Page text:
September 15 - Bradley Wiggins (pictured) today pulled out of the Tour of Britain in Blackpool in order to concentrate on this month’s World Road Race Championships in Switzerland.

Garmin-Slipstream rider Wiggins, who was well off the pace in the general classification sitting in 75th position, rode the final 50 kilometres back to his home in Chorley immediately after completing the 148km fourth stage around Blackpool.

With the time trial at the World Championships on September 24 approaching Wiggins decided to opt out of the remainder of the Tour of Britain’s final four stages.

He said: "It's just over a week to the World Championships and I don't want to take any risks.

“I've got to keep the bigger picture in perspective and save my mental energy for one last big effort.

"I'm riding well and when I'm like that I can't resist riding hard and today I did 50km on the front.

“But I could end up going too hard and not have anything left for the World Championships.

"I've said all year that I want a medal because it'll top off a great season for me.

"Of course I won't say no to the win and the world title either."

In today’s fourth stage around Blackpool, which included the category-one climb at Warrington Fell, Wiggins, the triple Olympic champion who finished fourth in the Tour de France earlier this year, was at his very best again.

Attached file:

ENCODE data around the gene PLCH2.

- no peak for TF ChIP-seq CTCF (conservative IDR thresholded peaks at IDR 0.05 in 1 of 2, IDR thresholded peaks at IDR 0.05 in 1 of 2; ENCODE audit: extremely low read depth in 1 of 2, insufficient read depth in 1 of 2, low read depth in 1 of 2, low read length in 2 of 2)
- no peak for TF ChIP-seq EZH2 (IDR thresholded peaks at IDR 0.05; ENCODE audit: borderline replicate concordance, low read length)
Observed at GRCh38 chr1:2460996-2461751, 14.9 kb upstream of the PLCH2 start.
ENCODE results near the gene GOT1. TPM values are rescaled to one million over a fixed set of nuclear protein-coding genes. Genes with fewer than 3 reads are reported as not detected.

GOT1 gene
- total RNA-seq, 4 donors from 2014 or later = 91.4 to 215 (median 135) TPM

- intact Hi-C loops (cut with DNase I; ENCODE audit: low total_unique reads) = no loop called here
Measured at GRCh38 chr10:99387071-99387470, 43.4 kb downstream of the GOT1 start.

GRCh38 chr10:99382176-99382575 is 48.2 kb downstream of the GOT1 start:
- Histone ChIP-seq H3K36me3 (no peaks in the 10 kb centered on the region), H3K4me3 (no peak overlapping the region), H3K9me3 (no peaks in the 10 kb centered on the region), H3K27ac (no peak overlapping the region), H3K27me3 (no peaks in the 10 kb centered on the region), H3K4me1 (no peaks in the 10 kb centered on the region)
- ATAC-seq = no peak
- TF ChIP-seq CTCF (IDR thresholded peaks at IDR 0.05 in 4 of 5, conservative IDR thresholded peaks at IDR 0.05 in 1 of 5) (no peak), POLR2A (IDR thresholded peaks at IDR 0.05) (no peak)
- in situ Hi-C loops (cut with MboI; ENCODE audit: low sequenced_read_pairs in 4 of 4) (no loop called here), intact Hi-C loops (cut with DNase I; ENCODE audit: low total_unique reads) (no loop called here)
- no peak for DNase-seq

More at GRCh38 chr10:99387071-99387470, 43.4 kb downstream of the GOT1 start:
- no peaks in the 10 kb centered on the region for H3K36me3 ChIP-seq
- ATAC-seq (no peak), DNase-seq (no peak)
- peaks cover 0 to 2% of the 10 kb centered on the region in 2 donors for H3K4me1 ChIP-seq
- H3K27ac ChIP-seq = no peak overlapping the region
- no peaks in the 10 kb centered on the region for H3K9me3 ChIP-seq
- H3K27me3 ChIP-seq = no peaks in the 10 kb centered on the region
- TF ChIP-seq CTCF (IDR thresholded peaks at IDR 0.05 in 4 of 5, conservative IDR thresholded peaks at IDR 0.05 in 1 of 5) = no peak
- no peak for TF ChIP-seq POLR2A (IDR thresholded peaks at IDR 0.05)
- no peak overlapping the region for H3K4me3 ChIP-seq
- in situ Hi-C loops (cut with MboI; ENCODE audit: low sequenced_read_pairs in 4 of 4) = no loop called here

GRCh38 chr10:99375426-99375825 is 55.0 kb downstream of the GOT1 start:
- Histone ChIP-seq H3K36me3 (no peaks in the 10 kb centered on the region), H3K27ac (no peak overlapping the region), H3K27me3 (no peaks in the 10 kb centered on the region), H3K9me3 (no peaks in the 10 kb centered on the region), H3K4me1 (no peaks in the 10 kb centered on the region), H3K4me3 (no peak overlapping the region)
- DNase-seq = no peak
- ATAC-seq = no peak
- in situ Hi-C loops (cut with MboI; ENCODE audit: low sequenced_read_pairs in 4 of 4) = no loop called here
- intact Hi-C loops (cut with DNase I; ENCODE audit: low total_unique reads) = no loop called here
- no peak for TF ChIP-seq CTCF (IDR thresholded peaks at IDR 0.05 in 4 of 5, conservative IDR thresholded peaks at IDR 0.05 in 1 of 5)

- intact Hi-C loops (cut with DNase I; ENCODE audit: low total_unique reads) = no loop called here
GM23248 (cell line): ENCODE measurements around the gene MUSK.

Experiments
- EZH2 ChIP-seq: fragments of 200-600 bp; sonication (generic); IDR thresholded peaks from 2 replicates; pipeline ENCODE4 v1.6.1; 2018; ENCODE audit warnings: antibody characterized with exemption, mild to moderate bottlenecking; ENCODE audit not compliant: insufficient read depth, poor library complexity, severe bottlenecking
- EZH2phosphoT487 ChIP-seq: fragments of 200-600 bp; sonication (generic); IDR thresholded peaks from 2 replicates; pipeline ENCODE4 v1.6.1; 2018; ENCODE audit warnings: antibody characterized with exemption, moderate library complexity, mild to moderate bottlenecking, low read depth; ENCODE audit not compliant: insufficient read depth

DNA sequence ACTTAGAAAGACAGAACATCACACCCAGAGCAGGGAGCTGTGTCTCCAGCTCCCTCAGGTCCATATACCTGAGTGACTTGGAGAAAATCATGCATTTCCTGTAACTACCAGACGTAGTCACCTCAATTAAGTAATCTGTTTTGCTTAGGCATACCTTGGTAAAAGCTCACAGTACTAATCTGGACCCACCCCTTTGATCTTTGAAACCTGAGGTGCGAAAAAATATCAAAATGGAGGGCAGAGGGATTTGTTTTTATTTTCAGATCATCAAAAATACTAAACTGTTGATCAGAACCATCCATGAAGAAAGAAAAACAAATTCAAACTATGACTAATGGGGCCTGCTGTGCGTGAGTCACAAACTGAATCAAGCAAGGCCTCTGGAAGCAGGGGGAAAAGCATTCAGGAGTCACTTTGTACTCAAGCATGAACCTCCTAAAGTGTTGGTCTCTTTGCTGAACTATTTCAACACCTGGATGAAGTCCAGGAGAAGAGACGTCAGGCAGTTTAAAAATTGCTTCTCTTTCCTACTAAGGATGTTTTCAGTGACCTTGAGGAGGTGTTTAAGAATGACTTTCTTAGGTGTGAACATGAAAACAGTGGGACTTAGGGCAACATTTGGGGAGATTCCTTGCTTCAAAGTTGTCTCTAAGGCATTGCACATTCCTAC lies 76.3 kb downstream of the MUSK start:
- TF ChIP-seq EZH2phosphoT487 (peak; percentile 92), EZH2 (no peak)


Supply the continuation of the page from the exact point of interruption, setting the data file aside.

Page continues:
After Ireland's Nicolas Roche and Simon Clarke joined Italy's Federico Canuti in an early breakaway, the peloton overhauled the leading group, inspired by the sterling efforts of Wiggins.

Wiggins said: “This week is all about preparing for the World Championships and making sure I have the miles in my legs for that.

“It’s still great to be in this event and I love competing on home soil - especially when the weather is so good.

“It’s been amazing to have the crowd calling my name wherever I go, but I guess that’s what doing well in the Tour de France does to you.”

Wiggins’ Garmin team-mate Chris Sutton finished second in Blackpool, losing out in a sprint finish to Norway’s Edvald Boassen Hagen (pictured), who won for the second consecutive day to move within a second of overall leader, Dutchman Kai Reus.

Sutton’s podium finish means he remains third in the general classification, five seconds behind Reus, while he leads the way in the point’s competition.

The Australian was quick to praise the contribution of Wiggins to his performances at the Tour of Britain thus far. 

Sutton said: “He [Wiggins] was pushing 60 kilometres for a lot of the ride and I was telling him to slow down because I’d need him at the finish.

“But he just looked at me and said, ‘Don’t worry about it, I’ve got loads in the tank’.

"He’s incredible.”

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